Golden-rumped Sengi
Golden-rumped Sengi

Common names: Golden-rumped Sengi, Golden-rumped Elephant-shrew
Scientific name: Rhynchocyon chrysopygus
Length: 23 to 26 centimeters, with a tail of 21 to 23 centimeters
Weight: 540 g (1.2 lb)
Population: Estimated to be between 14,000 and 20,000 individuals, in 1996
Distribution: In fragmented forest areas in southeastern Kenya
Issues: Habitat destruction, population isolation, dog predation
IUCN Red List status: Endangered

The Golden-rumped Sengi is listed as ‘Endangered’ on the IUCN Red List of Threatened SpeciesTM. Also known as the Golden-rumped Elephant- shrew, this species has a large, flexible snout, with which it forages through leaf-litter for invertebrates. Its range is along the coast of Kenya, from the Mombasa area north to the mouth of the Tana River. There is no longer any evidence that it crosses the river – instead, a potentially different species is found between the Tana and Somalia.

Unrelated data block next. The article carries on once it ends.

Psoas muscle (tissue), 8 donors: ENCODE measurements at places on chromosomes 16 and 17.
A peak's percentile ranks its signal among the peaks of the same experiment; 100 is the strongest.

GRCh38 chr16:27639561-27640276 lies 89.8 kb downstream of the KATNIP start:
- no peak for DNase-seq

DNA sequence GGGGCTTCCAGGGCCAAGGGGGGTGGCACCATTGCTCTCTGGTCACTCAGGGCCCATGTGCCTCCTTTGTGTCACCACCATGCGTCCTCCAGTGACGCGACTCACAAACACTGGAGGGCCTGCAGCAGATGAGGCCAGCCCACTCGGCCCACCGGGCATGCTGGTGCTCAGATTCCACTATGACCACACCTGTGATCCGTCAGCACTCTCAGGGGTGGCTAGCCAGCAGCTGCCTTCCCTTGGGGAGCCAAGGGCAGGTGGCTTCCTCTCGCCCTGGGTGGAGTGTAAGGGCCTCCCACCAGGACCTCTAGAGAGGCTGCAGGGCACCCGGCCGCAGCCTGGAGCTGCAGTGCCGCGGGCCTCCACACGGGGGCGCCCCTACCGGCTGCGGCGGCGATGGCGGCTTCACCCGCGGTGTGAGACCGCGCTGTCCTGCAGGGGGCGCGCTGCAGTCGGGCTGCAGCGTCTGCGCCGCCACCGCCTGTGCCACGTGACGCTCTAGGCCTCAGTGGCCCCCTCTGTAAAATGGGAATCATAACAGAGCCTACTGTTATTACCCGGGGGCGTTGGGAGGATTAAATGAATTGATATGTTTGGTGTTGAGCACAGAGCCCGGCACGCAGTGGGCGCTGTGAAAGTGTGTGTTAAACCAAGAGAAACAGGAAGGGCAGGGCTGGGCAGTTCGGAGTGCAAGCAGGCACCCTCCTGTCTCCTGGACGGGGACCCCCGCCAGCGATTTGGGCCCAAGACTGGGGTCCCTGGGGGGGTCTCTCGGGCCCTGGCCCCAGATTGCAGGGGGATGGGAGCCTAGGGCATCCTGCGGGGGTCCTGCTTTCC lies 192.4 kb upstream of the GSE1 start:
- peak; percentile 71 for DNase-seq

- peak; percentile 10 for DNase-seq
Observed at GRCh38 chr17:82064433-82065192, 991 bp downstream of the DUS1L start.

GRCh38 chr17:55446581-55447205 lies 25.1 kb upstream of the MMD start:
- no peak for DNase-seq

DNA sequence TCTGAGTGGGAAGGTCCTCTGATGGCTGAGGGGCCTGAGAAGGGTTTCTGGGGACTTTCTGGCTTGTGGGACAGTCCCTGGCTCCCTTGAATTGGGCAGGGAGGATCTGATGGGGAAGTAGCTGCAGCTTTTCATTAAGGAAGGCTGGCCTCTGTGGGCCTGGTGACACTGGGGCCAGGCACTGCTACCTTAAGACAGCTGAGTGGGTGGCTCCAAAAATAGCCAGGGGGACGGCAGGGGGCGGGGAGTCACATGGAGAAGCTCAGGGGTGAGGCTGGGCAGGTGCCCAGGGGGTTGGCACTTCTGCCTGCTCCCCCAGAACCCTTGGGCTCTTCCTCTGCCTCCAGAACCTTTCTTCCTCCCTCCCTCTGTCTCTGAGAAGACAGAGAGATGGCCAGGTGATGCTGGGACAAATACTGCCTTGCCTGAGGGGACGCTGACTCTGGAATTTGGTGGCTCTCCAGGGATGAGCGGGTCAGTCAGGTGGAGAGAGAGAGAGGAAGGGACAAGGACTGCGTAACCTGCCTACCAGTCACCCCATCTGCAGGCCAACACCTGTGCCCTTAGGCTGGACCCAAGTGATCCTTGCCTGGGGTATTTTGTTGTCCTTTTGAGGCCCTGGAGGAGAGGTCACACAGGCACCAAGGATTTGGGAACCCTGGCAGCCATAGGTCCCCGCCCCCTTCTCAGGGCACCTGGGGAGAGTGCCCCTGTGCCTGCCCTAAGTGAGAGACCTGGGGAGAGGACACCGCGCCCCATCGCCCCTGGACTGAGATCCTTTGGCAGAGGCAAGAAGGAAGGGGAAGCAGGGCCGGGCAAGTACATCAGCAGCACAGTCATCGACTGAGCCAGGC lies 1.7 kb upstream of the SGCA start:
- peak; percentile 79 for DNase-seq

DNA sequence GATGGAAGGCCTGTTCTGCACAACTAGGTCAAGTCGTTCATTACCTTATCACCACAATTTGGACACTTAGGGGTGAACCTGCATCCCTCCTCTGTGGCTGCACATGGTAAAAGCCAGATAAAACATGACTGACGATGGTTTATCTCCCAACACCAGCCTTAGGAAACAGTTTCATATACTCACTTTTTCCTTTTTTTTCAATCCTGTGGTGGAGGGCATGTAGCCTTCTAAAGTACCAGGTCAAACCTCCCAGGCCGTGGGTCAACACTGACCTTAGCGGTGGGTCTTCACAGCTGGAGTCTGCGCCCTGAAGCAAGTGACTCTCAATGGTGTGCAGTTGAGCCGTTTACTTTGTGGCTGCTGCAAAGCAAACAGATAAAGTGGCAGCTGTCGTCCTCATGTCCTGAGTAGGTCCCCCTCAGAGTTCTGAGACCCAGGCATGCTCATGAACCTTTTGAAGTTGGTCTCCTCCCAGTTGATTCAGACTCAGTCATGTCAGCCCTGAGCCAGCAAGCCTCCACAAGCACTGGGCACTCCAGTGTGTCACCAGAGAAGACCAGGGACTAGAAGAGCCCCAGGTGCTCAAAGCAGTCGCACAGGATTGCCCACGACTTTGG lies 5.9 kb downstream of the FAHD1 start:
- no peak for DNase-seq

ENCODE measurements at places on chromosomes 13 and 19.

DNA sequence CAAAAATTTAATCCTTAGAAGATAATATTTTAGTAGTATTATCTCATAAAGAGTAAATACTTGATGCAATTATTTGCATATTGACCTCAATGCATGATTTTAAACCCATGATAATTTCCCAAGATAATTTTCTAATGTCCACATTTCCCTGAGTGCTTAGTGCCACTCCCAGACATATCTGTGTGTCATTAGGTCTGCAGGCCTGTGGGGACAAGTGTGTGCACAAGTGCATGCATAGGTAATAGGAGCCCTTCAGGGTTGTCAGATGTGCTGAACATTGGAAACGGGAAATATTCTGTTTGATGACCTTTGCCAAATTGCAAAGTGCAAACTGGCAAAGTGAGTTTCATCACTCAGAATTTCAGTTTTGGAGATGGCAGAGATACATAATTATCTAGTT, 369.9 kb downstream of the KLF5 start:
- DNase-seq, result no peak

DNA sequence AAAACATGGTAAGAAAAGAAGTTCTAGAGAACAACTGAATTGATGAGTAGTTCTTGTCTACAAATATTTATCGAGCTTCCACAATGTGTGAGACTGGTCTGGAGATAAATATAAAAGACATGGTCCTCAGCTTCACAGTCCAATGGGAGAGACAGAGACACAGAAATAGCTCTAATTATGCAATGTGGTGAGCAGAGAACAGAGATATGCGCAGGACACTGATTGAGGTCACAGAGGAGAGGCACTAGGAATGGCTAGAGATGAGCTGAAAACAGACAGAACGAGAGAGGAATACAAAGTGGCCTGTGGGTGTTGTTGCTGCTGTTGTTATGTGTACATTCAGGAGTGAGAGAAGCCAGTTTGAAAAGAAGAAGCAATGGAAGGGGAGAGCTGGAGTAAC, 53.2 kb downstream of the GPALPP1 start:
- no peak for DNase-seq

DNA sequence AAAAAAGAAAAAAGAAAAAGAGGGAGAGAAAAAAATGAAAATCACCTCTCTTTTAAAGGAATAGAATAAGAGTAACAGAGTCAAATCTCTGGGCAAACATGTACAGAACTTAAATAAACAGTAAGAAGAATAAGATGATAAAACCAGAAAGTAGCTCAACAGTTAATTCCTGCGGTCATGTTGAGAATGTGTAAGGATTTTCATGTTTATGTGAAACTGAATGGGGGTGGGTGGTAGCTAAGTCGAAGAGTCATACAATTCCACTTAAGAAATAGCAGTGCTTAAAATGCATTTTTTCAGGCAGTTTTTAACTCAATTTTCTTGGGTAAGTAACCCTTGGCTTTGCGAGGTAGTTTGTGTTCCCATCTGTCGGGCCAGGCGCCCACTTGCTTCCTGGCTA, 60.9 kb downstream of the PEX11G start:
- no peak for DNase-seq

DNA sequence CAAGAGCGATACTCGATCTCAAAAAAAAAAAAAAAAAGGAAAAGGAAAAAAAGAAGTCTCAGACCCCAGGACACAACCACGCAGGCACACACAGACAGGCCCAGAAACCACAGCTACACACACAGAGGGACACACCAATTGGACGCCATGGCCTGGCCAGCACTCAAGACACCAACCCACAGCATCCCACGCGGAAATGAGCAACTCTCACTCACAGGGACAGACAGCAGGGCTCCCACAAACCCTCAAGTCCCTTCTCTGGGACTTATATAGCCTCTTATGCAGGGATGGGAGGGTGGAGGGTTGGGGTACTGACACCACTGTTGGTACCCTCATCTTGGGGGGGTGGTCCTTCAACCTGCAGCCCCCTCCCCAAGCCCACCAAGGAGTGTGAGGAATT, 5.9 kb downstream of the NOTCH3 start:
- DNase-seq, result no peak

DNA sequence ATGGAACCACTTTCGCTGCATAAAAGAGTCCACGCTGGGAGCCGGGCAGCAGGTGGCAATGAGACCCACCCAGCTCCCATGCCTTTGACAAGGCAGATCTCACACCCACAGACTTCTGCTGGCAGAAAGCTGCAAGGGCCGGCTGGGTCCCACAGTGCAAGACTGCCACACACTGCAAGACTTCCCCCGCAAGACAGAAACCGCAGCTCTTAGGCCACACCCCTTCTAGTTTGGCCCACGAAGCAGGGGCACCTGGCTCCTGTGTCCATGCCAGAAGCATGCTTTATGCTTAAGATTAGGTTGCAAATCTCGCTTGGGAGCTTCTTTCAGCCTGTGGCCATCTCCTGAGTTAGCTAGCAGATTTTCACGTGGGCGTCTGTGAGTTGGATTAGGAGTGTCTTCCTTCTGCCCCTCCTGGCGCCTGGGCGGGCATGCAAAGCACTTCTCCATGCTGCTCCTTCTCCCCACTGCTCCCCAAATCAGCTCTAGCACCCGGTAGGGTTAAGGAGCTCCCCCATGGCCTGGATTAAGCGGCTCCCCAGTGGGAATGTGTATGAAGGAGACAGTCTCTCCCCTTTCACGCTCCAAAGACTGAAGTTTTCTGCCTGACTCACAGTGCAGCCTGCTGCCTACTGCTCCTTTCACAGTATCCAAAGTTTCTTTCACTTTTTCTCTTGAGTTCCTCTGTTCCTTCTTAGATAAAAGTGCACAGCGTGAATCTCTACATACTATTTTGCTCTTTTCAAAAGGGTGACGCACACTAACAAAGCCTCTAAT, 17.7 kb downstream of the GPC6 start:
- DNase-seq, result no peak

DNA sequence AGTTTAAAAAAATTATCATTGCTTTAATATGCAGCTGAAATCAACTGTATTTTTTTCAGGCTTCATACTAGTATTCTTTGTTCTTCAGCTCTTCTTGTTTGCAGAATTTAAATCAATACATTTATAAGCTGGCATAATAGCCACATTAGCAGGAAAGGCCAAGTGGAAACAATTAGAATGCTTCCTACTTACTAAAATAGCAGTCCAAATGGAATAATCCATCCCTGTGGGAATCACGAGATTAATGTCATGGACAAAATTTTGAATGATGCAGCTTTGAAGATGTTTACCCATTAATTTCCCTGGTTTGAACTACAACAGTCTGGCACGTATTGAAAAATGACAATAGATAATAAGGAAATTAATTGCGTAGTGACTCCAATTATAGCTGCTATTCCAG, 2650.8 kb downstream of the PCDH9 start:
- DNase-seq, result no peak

The Golden-rumped Sengi is severely threatened by habitat destruction along the Kenyan coast, with forests being relentlessly cleared for farming, development and timber collection. Illegal trapping of this species for food also occurs, although current levels are thought to be sustainable.

Although there are no specific conservation measures in place for this species other than a monitoring programme, it does occur within the Arabuko-Sokoke Forest. This partially protected area is the focus of a project to promote long-term conservation through sustainable management and community participation in forest conservation.

REFERENCES: Red List of Threatened Species of the International Union for Conservation of Nature (IUCN) and Encyclopedia of Life.

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